About 500 people, including employees and customers, became got stuck inside the Crossings Mall in Elkview, about 12 miles from Charleston, around 4 p.m. Thursday, said Rick McElhaney, assistant deputy director with Metro 911 in Kanawha County.

First responders Saturday walked some people from the mall around to a back road to board public transportation, an official with the Kanawha County Emergency Operations Center told ABC News Friday morning.

"I have a farm, I have got to get home," one woman said while walking down a steep hill behind the mall.

Crews were also working Friday to build a gravel road to get people out. But some people stayed at the mall because their homes were flooded.

The flooding attracted the attention of presumptive GOP presidential nominee Donald Trump, who is in Scotland. He tweeted, "Thoughts and prayers are with everyone in West Virginia- dealing with the devastating floods. #ImWithYou."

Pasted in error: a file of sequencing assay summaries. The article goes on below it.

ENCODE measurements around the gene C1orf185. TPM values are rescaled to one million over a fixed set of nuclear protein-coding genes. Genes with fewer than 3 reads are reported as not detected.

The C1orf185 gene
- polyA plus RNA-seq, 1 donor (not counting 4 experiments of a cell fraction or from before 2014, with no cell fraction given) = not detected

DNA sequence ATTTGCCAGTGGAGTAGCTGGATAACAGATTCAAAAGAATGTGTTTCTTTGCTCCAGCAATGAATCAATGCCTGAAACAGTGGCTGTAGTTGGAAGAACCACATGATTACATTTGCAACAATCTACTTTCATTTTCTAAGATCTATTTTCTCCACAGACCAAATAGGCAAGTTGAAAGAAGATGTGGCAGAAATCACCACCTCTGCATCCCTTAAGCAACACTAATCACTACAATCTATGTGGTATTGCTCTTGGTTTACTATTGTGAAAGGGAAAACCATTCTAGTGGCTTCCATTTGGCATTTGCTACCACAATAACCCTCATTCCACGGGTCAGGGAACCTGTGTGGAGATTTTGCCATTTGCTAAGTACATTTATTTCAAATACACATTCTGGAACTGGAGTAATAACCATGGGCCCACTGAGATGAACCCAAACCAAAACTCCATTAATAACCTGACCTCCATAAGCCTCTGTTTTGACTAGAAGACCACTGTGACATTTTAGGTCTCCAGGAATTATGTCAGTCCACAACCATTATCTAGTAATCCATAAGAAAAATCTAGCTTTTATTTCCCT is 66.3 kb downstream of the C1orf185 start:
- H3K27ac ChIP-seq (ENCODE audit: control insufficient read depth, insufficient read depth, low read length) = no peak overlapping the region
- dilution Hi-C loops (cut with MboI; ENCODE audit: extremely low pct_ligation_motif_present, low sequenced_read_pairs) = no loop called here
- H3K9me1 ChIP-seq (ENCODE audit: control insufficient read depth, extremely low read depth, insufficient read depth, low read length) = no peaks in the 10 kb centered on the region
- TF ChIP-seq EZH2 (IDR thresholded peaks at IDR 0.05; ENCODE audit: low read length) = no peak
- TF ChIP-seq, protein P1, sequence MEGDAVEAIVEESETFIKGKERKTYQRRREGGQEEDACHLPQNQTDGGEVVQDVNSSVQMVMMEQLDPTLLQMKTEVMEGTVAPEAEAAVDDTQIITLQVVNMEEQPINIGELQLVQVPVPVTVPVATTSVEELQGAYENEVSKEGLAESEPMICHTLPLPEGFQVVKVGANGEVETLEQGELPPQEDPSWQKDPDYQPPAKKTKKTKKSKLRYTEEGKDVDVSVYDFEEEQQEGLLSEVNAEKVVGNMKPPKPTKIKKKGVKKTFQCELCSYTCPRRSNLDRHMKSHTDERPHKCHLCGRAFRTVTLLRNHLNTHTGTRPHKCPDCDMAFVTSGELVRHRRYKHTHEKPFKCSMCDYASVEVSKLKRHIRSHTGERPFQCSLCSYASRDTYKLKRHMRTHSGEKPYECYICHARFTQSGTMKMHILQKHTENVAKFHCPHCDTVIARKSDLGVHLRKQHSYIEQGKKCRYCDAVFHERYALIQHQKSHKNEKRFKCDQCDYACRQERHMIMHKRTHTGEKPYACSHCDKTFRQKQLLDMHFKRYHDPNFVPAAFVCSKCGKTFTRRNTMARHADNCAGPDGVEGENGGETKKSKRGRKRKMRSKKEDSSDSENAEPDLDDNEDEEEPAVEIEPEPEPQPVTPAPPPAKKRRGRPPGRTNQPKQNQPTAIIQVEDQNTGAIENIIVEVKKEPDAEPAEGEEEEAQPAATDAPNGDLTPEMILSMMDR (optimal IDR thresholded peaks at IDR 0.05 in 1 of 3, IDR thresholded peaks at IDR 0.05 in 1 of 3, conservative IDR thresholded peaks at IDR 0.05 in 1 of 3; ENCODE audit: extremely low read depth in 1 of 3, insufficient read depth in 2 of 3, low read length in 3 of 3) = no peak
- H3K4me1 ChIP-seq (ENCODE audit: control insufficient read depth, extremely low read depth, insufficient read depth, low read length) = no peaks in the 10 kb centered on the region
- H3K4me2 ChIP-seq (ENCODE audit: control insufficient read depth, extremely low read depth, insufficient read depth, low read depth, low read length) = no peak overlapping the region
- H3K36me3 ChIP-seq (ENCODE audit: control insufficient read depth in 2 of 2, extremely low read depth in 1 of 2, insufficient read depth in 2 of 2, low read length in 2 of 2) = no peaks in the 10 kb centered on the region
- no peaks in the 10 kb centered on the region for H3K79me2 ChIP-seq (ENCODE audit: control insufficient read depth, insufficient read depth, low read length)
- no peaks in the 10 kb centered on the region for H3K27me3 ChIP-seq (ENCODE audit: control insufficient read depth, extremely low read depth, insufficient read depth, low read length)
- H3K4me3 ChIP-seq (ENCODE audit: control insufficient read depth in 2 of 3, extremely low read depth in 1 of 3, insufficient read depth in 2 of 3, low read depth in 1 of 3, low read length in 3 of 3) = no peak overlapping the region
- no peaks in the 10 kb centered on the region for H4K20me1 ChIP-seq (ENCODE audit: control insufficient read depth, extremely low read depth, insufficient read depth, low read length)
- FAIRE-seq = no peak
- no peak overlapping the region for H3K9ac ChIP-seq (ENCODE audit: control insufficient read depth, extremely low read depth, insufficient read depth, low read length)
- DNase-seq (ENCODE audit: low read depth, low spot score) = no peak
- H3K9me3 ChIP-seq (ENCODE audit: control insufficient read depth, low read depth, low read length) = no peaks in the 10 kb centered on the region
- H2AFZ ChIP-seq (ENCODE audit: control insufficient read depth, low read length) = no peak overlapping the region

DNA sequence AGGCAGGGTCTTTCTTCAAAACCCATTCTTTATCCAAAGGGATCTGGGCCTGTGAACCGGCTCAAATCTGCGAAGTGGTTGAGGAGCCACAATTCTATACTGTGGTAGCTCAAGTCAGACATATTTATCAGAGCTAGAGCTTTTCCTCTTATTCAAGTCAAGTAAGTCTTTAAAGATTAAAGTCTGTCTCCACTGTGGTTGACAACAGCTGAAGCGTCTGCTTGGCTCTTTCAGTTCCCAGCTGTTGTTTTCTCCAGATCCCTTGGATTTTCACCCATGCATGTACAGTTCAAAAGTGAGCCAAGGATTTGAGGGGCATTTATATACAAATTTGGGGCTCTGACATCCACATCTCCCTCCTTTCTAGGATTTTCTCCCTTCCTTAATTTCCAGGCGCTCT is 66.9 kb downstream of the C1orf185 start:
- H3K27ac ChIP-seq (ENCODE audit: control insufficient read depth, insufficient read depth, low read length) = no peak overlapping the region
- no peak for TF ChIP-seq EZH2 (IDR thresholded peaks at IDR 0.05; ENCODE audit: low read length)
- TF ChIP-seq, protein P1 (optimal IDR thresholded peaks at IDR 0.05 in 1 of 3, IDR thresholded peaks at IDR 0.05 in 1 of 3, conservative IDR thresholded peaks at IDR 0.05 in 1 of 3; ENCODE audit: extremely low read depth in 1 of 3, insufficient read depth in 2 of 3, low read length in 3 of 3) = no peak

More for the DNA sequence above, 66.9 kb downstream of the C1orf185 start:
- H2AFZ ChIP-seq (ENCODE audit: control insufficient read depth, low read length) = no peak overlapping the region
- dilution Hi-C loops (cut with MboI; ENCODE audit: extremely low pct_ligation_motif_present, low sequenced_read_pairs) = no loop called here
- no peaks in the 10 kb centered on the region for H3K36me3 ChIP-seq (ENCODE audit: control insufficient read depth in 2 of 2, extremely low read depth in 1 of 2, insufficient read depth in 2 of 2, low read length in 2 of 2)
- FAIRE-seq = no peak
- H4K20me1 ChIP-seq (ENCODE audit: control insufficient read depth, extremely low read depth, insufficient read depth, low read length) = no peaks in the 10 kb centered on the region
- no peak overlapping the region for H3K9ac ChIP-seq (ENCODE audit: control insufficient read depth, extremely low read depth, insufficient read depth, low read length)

Thoughts and prayers are with everyone in West Virginia- dealing with the devastating floods. #ImWithYou

— Donald J. Trump (@realDonaldTrump) June 25, 2016


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iStock/Thinkstock(LAKE ISABELLA, Calif.) -- Firefighters in central California are struggling to contain a devastating fire of "epic proportions" that's killed two people, according to Kern County Fire.

The Erskine fire, which began Thursday afternoon, continued to spread Saturday across the Lake Isabella area of Kern County. It's affected more than 19,000 acres.

California Gov. Edmund Grown declared a state of emergency for Kern County.

“Anne and I extend our heartfelt sympathies to everyone impacted by this destructive blaze,” said Brown said in a statement. “We join all Californians in expressing our gratitude to the courageous firefighters, emergency personnel and volunteers working tirelessly throughout Kern County to help residents and extinguish this fire.”

As of Saturday morning, about 100 structures were lost and 1,500 more were threatened.

The cause of the fire is not known, Tyler Townsend of Erskine Creek Fire said this morning.

There are 600 firefighters battling the blaze with several hundred more expected to arrive on scene.

Officials have called it a "firefight of epic proportions."

With wind gusts over 20 miles per hour, the fire covered 11 miles in 13 hours.

"I've been a firefighter for nine years," Townsend said during a Facebook Live broadcast Thursday. "This is definitely the most destructive fire I've ever been to."

"This fire's driven by winds, steep terrain," he continued. "We have firefighters in here trying to protect as many homes as they can."